autumn days

Monday, May 25, 2015

Silver Lining in Death

My partner's beloved aunt died last week.  One of his uncles is now fighting to keep his body alive.  While many in our circle are pregnant, we also look forward to the arrival of our third baby in a few months.  Life and death surround us in this grand human theater.  I love my people so deeply.  I stopped watching television news and violent movies a decade ago because I empathically felt each sad and frightening story was about my own family.  (I regulate my sensory needs by understanding violent non-fiction stories through books.)  I love my friends as if they are my brothers, sisters, daughters, sons, grandparents, and parents.  I am moving into understanding our connection as one big human family, into knowing I am capable of feeling and doing most things experienced by fellow humans.

When my loved ones pass, as my partner's aunt did last week, I know the loss and sadness and suffering surrounding death.  I hang on for the swirl of emotions felt around me, as if in a storm.  I know not all loved ones are easy to love, as each life journey provides unique lessons and struggles.

I also do my best to focus on the silver lining.  I feel myself and others surrounded and supported by waves of love, grace, and appreciation for sharing such love with the departed one.  I see the gathering of family and friends.  I see younger people playing together, older people catching up on the years apart.  I see hugs, connecting, and relationships.  Most of all, I see the love.  The sad beauty of love shared with another.

I comfort myself by finding my own silver lining.  I find solace in spending time with loved ones, sharing in the stories and swirl of emotions, and revisiting meaningful songs and sources that soothe my soul.  (A few of my favorites are below.)  I release some tears, hold hands, breathe, and look find the jems of appreciations in this amazing journey we share with one another.

All You Need is Love by the Beatles

Existential Bummer, Shots of Awe by Jason Silva

Fall in Love or Die Trying, Shots of Awe by Jason Silva
"Life should be lived to the point of tears, so fall in love or die trying."

Sunday, May 24, 2015

Faith in Dying

The elders in my family are very actively aging and dying.  I appreciate such beauty and sadness within this process.  I see great beauty in the love we feel for each other and great sadness in how we mourn the loss of beloved ones.

While my 88-year-old grandmother was staying with us for two weeks, she talked of her faith in going to Heaven to be with her departed beloved ones when she dies.  In contrast, my 91-year-old neighbor is terrified of death, having no idea of what awaits her after this life.  I ask her if she can imagine a reunion with her beloved husband, though she shakes her head and holds tightly to her fight to live forever.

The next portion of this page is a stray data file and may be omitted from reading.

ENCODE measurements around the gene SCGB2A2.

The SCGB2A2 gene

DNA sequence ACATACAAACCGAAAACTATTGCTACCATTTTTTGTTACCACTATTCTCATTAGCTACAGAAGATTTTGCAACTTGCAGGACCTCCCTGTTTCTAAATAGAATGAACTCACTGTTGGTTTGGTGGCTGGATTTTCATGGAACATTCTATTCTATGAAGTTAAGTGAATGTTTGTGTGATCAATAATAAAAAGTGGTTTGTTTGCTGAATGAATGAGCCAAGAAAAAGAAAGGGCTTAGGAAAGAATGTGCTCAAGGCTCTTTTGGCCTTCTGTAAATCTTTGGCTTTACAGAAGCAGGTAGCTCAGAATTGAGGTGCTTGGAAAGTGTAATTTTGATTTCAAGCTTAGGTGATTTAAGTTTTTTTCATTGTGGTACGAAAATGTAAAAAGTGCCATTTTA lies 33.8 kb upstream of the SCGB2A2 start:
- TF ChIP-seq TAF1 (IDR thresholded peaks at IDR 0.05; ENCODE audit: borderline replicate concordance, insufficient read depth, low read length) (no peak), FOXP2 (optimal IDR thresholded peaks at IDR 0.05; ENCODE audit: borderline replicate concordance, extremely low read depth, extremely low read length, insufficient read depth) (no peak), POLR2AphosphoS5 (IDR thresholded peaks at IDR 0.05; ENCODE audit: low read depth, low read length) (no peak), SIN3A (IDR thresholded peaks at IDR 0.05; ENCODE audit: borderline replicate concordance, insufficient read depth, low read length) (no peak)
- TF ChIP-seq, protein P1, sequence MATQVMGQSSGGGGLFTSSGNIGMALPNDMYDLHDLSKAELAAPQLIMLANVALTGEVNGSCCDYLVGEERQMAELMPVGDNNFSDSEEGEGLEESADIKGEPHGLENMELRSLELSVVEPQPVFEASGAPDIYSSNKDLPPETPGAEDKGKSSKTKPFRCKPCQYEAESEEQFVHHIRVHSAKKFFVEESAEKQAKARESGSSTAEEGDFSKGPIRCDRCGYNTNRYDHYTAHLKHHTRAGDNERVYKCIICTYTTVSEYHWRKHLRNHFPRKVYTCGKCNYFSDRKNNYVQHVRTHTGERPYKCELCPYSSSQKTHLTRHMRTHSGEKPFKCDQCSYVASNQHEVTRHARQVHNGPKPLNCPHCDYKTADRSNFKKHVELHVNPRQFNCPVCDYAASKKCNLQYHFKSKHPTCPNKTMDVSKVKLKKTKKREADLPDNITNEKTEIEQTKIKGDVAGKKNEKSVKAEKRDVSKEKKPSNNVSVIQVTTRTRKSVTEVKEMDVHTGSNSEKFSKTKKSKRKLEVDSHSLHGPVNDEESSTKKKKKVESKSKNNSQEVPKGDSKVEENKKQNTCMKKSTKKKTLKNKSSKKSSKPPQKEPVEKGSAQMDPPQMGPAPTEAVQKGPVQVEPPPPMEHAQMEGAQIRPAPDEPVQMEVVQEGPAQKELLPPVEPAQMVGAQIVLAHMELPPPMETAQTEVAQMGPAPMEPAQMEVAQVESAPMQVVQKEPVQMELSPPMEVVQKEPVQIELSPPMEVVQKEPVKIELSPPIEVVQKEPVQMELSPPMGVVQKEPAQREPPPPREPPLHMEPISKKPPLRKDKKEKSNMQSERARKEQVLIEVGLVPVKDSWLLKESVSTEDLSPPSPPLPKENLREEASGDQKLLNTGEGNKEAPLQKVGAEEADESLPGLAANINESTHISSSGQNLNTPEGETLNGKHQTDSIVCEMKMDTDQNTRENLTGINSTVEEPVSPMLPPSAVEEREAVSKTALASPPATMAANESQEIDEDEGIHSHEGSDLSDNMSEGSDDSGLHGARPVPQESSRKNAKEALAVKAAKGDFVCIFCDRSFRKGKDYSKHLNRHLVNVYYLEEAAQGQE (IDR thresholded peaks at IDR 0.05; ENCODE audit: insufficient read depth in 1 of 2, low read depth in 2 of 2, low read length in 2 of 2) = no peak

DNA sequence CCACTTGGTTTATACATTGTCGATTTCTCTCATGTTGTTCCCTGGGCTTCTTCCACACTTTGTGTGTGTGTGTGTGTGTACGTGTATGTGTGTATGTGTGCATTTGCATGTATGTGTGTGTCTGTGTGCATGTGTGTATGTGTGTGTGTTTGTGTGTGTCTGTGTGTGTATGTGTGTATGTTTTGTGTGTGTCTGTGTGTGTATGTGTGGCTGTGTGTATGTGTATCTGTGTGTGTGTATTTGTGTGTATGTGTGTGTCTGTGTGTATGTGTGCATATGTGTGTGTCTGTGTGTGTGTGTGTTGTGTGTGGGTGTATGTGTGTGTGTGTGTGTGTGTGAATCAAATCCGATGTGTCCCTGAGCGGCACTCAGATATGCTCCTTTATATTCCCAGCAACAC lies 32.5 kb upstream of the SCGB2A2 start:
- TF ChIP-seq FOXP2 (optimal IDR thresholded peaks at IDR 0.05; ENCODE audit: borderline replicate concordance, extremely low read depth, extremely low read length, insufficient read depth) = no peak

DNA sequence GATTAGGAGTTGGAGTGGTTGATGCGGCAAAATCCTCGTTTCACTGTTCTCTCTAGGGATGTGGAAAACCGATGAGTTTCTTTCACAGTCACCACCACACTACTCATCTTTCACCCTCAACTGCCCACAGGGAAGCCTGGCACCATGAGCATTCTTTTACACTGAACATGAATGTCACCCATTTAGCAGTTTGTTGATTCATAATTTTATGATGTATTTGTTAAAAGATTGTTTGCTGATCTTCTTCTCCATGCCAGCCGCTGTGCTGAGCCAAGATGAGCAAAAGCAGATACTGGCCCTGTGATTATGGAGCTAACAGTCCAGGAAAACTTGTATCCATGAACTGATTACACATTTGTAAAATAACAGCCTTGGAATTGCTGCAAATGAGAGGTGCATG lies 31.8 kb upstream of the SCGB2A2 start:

My partner's uncle is now fighting for his survival.  I am comforted in knowing he has likely had conversations with his spiritual wife about an afterlife.  Another of my partner's beloved aunts passed a few days ago.  Both she and her husband have a comforting faith in an afterlife.  Her husband calmly shared "She's already on to her next life."

One need not attend a weekly service or practice to fully immerse yourself in an afterlife faith, though it seems to make a spiritual belief more comforting and concrete when surrounded by active spiritual practice and like-minded believers.  Dying is not easy.  Some say it is the biggest thing we will ever do with our lives, or at least the grand finale for which all of our lives prepare us.  We have invested so much energy and faith into living.  Death is indeed difficult on those left behind without their loved one.

I find such peace personally in having gone through training as a shamanic practitioner to discuss afterlife possibilities with others.  It naturally works into heartfelt conversation.  My training allows me to see we choose our own adventure after our body expires.  We can call upon God, Buddha, Muhammad, Jesus, or others who have created a path into a specific afterlife.  When we call upon that entity, we are taken directly to the afterlife described by them.  Each path is valid and real to the believer.  There's also the choice to be indecisive and terrified and to roam around trying to stay human.  We then attach to living people, fragmenting and polluting humanity.  (Shamans heal this toxic relationship with "compassionate soul release".)  Another option is to rest in the dark void, to sit and meditate, to see the infinite possibilities for our own souls before choosing one.

I've had the privilege of seeing my possible death journey in my courses.  I saw my soul split into three pieces upon my physical death, as do many ancient cultures.  After saying goodbye to my loved ones, one part of my soul went back into the earth as a steward, one part moved into being a Guardian Angel for my loved ones, and another went to sit in the dark void to ponder possibilities.  My death journey is ever evolving, though my faith comforts me.  I take comfort in talking with others about their thoughts of afterlife.

After exploring my own possible death process, I talked with my mother about it.  As a life-long Christian woman, she was stunned to think she had a choice.  She fairly yelled at me, "We have a choice?!"  So we talked and talked and continue to talk about our personal journeys in preparing for our own transitions.  When so much of our culture revolves around staying young and never dying, it feels wonderful to me to discuss the inevitability of death, our wildest desires of what we choose to do with our last act within these human bodies, and the adventures beyond.